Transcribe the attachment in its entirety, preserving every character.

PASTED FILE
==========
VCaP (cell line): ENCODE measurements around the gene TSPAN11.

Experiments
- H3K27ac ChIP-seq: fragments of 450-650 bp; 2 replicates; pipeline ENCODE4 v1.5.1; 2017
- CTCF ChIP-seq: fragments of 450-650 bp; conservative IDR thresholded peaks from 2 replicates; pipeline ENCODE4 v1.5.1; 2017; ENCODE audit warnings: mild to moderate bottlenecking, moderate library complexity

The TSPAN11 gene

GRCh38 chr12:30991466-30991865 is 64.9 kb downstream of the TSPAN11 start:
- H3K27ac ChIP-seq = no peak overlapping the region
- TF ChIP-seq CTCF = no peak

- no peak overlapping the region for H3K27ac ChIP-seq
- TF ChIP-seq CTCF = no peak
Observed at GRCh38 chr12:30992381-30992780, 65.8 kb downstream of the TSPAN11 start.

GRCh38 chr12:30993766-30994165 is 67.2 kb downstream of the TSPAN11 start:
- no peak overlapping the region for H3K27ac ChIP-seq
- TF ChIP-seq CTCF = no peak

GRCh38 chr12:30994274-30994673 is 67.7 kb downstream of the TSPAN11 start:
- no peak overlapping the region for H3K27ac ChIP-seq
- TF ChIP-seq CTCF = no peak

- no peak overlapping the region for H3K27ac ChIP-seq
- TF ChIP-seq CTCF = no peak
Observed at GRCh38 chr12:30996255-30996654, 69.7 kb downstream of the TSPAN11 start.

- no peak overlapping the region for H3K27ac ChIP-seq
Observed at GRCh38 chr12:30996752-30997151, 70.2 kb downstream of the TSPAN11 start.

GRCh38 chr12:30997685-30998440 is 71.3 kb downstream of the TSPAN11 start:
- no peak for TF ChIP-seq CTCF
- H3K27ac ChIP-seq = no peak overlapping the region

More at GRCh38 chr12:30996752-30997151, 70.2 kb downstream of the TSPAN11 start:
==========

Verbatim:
VCaP (cell line): ENCODE measurements around the gene TSPAN11.

Experiments
- H3K27ac ChIP-seq: fragments of 450-650 bp; 2 replicates; pipeline ENCODE4 v1.5.1; 2017
- CTCF ChIP-seq: fragments of 450-650 bp; conservative IDR thresholded peaks from 2 replicates; pipeline ENCODE4 v1.5.1; 2017; ENCODE audit warnings: mild to moderate bottlenecking, moderate library complexity

The TSPAN11 gene

GRCh38 chr12:30991466-30991865 is 64.9 kb downstream of the TSPAN11 start:
- H3K27ac ChIP-seq = no peak overlapping the region
- TF ChIP-seq CTCF = no peak

- no peak overlapping the region for H3K27ac ChIP-seq
- TF ChIP-seq CTCF = no peak
Observed at GRCh38 chr12:30992381-30992780, 65.8 kb downstream of the TSPAN11 start.

GRCh38 chr12:30993766-30994165 is 67.2 kb downstream of the TSPAN11 start:
- no peak overlapping the region for H3K27ac ChIP-seq
- TF ChIP-seq CTCF = no peak

GRCh38 chr12:30994274-30994673 is 67.7 kb downstream of the TSPAN11 start:
- no peak overlapping the region for H3K27ac ChIP-seq
- TF ChIP-seq CTCF = no peak

- no peak overlapping the region for H3K27ac ChIP-seq
- TF ChIP-seq CTCF = no peak
Observed at GRCh38 chr12:30996255-30996654, 69.7 kb downstream of the TSPAN11 start.

- no peak overlapping the region for H3K27ac ChIP-seq
Observed at GRCh38 chr12:30996752-30997151, 70.2 kb downstream of the TSPAN11 start.

GRCh38 chr12:30997685-30998440 is 71.3 kb downstream of the TSPAN11 start:
- no peak for TF ChIP-seq CTCF
- H3K27ac ChIP-seq = no peak overlapping the region

More at GRCh38 chr12:30996752-30997151, 70.2 kb downstream of the TSPAN11 start: